At the end of the game this is a strategic game where players compete for control of the board—there are many games of varying complexity that exist in this vein. A simple example is Tiny Towns where players control a small board by building a village. A significantly more complex example is Civilization, where players build, scout, trade, and even go to war to become the most powerful civilization in the game world.

Our biggest concern when developing this game was/is balancing it in such a way so that it is competitive, fun, and fair. The main things we’d need to get right in order to achieve this are the amount and size of recipes, the amount of ingredients, and the size of the board. This is a surprisingly difficult task as, despite the simple rules of the game, there are several areas of complexity in the size of the recipes, the boards, the amount of ingredients, the overlap of ingredients between recipes, and metagame tactics like blocking—since each one of these areas affects the others, changing one can have cascading consequences on the whole game. This is also introduced by the appliance meta as well, where the pace of the game can totally change when new recipes are added that require different kinds of appliances, so the game never truly has a predictable ending state and it is possible for players to make comebacks at any time due to the rotating lineup. This keeps the game fun and engaging throughout, and players must be involved until the last chip is placed. 



Version 0: This is the version we ended with for P1. Everything was hand-drawn, and while that aesthetic does come with its own atmospheric advantage, we decided to switch to digital art for a look that was more clean, consistent, and easy to parse.

Version 1: This was the first version of the game with complete digital art. We also added a lot of elements that we’d meant to do during P1, but had run out of time to complete.

  • Recipe Cards – The biggest thing we added to the cards was photos of desserts.  Not only was this important for the look of the cards, but it also made it easier for players to tell what recipes they had at a glance.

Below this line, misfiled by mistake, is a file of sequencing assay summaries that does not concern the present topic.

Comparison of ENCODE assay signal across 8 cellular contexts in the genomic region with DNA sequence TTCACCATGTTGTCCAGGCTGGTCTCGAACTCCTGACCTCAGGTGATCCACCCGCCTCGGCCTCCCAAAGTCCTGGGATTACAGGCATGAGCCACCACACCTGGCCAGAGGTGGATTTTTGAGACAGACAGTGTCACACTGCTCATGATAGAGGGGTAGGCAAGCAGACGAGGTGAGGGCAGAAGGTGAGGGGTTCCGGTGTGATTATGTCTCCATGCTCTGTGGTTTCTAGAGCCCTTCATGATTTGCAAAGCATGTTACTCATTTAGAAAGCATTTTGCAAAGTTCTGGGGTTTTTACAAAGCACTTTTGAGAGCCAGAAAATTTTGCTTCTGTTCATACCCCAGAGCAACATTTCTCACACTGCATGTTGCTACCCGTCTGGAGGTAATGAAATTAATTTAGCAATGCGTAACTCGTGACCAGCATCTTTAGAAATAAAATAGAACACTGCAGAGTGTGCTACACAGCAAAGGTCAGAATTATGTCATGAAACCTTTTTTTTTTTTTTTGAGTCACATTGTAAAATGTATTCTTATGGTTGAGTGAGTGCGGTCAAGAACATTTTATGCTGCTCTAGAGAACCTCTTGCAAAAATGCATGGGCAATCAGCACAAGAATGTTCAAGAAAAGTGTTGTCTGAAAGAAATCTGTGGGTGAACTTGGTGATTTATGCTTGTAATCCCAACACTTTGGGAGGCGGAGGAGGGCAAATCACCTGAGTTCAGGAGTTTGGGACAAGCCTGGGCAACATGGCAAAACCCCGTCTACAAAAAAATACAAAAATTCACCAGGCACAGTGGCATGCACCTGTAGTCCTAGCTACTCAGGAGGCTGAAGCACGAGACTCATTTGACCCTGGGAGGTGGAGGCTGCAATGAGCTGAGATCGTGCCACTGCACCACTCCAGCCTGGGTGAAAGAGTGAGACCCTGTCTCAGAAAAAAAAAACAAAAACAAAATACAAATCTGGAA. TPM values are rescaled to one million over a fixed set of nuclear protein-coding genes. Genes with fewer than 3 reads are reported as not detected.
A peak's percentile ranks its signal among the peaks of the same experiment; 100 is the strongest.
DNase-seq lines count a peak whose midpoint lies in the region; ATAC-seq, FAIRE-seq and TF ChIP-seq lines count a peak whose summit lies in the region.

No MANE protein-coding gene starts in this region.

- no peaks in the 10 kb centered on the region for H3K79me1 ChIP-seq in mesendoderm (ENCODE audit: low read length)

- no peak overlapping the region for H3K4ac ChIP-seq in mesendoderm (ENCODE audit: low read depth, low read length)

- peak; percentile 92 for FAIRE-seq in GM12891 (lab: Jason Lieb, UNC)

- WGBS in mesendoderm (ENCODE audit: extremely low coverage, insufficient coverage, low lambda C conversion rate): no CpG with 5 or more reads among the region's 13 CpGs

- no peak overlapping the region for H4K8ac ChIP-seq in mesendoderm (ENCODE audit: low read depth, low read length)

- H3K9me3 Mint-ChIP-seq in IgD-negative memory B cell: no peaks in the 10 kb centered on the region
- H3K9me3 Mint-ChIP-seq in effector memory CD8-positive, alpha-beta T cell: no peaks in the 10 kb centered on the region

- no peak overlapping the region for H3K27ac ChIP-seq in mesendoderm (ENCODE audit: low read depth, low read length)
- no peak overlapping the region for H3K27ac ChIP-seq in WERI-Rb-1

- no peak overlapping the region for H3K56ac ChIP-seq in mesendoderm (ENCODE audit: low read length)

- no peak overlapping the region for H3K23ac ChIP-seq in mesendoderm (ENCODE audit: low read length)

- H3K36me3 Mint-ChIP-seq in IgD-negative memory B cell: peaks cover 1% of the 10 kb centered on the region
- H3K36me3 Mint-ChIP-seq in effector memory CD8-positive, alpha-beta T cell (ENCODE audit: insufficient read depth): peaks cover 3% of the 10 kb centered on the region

• Appliance Cards – The most important update here was writing the name of the appliance on all four sides of the card, not just one. This helped indicate to the player that you can rotate the appliance shape. 
  • Appliance Markers – We made separate appliance markers, instead of having the player indicate appliances with the back of the Bon Appetit marker.
  • Ingredient Markers – We added the letter “I” to the ingredient marker to indicate its function.

Version 2:  For this version, we made some important changes to improve information design (thanks Gilbert for the feedback), in addition to some small aesthetic improvements. 

  • Recipe Cards – We made the point value of the card much bigger, to indicate its importance. We also added the iconography of the ingredients on the ingredient list, in addition to adding the shape of the appliances near the appliance indicator.
  • Appliance Cards – We added the appliance iconography to the card.

Version 3: Based on player feedback, we made general aesthetic adjustments to all the cards, including adding a background with faded baking-related images to everything.  We also made the following playability improvements.

  • Ingredient Markers: We added a picture of baking ingredients to the ingredient marker, instead of having the letter I. Testers thought it would be a lot more clear and eye-catching. Additionally, the “I” in our game font didn’t stand out enough.
  • Appliance Marker – Testers suggested that the appliance markers have a transparent center, as the current markers covered up ingredients, leading them to forget they were there. To indicate this in the printable version, we had dotted lines to tell the player to cut out the center.